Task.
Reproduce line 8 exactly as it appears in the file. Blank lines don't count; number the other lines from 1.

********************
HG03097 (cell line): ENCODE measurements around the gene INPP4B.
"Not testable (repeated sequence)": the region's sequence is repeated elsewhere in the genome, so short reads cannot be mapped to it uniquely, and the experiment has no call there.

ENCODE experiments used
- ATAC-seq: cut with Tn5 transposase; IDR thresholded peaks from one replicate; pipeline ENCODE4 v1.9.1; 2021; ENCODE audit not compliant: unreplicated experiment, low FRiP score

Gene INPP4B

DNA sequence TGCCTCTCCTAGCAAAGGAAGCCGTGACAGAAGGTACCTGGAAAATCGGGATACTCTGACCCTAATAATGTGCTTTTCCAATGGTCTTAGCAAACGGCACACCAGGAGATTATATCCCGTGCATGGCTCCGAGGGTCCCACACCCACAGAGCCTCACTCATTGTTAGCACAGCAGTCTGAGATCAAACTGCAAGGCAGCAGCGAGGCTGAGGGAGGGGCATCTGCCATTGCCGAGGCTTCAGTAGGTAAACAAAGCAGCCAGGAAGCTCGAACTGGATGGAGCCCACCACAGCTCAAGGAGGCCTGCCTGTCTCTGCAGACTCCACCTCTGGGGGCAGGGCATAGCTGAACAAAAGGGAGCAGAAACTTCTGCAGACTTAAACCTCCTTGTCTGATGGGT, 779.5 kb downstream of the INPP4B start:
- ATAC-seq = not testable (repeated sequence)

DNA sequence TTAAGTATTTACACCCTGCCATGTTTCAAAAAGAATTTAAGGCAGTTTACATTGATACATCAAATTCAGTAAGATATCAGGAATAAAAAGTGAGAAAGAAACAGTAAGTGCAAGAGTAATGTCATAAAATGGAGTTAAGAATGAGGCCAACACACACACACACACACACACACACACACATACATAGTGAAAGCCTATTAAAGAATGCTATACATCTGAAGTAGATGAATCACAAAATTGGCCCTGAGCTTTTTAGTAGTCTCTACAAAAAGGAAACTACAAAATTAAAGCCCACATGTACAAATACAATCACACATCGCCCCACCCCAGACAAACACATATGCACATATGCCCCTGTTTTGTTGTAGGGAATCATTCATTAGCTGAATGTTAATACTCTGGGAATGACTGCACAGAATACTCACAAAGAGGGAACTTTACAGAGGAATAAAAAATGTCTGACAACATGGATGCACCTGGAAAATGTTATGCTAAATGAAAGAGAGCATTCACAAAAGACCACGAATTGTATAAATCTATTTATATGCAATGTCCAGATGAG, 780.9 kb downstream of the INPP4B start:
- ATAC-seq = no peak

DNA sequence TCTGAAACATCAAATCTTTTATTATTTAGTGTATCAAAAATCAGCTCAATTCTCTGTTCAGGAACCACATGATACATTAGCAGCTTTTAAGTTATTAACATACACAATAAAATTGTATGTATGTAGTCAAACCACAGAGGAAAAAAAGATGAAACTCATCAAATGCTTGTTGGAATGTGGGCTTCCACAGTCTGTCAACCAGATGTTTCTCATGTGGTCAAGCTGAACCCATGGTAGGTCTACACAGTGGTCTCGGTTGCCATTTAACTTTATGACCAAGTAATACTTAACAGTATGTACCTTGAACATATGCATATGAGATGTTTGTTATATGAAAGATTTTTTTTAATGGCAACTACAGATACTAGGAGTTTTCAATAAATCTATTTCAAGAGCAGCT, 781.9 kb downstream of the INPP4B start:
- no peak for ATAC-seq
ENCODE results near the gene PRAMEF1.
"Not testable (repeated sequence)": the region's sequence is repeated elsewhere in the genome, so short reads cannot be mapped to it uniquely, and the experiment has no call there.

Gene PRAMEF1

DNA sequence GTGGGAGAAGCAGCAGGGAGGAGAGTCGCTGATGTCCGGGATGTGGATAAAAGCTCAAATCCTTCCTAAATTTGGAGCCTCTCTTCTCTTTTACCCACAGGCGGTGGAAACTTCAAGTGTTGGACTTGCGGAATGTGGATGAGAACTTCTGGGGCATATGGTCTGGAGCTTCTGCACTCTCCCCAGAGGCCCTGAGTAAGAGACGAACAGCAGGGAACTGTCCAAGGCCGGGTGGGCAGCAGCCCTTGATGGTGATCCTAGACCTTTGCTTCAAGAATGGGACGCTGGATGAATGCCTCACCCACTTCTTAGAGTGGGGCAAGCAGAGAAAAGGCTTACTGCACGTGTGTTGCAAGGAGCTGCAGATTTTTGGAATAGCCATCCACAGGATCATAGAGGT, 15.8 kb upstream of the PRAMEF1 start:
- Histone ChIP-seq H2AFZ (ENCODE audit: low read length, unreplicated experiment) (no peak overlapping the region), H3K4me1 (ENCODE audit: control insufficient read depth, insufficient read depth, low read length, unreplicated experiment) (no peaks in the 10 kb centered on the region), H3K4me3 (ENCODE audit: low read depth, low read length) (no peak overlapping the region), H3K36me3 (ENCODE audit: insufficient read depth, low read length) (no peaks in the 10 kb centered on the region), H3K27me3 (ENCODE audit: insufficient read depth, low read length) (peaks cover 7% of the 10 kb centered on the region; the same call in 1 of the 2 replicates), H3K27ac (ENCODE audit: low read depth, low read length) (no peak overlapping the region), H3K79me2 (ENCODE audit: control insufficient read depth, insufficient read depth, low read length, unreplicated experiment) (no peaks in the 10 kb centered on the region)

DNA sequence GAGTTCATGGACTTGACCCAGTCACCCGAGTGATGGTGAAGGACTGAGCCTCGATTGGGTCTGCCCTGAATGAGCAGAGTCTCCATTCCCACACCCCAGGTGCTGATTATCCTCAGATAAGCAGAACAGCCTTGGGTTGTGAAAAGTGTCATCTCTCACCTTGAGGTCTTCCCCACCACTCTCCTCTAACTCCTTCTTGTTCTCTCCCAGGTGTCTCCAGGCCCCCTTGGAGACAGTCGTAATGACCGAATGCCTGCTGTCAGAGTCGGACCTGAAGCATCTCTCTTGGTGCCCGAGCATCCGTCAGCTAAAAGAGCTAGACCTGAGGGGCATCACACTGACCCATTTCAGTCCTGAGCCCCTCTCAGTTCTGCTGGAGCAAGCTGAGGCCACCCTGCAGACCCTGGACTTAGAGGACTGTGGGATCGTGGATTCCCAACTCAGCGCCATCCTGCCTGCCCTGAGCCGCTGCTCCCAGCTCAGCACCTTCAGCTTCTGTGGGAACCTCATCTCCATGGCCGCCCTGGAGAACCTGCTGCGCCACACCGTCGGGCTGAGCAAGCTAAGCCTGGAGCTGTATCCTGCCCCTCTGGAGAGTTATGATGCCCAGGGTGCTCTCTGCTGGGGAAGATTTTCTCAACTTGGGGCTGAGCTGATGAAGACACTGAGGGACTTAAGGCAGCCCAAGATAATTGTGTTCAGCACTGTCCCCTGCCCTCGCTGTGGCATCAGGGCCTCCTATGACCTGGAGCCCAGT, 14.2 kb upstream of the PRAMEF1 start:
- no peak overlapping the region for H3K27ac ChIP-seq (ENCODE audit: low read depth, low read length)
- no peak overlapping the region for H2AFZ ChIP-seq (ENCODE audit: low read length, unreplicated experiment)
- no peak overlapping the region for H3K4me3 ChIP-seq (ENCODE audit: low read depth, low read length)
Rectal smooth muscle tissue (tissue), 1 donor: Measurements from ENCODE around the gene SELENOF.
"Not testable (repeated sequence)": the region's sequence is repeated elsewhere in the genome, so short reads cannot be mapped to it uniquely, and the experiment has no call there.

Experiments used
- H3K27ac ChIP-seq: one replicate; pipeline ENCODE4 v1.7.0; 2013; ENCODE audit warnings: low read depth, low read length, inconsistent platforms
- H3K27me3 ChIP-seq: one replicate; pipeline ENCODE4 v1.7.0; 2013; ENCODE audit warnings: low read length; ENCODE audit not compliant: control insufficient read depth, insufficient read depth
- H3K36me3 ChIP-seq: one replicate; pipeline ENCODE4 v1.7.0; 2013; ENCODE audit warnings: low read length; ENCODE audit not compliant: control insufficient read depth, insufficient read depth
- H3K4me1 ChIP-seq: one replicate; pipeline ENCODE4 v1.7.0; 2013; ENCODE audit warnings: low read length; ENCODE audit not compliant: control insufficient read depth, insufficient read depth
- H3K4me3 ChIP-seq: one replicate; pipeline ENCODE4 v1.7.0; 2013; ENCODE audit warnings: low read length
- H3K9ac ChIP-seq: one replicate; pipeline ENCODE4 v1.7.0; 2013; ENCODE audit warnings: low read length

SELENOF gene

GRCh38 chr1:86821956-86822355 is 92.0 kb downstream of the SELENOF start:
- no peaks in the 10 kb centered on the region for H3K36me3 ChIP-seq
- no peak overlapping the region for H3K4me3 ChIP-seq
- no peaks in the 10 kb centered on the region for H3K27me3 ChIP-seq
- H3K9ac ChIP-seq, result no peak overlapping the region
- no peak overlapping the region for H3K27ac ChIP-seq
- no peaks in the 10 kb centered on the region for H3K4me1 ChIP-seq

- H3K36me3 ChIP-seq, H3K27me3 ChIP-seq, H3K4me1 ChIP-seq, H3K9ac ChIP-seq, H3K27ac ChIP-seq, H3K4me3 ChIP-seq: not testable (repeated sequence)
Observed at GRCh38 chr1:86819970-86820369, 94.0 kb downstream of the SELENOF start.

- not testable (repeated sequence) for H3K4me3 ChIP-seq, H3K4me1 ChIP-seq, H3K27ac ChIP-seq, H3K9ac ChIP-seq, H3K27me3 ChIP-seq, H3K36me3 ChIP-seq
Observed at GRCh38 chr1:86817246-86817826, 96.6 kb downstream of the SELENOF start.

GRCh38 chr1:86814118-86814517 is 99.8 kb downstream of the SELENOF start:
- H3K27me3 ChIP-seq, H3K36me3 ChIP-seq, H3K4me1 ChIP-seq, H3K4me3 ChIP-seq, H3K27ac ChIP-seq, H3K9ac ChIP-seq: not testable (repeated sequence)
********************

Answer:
DNA sequence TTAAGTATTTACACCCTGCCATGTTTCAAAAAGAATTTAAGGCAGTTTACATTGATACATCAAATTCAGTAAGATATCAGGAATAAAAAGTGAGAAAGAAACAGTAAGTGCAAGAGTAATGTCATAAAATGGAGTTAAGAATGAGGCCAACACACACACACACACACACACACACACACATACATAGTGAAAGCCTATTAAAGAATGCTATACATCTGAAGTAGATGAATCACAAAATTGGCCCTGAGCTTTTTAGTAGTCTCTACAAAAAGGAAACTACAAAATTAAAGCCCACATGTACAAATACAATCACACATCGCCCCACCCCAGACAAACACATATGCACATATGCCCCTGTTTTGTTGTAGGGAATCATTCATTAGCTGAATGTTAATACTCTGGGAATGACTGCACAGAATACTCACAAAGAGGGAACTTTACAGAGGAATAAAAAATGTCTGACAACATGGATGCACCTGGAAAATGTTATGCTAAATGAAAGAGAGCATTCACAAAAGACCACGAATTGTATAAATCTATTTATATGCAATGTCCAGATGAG, 780.9 kb downstream of the INPP4B start: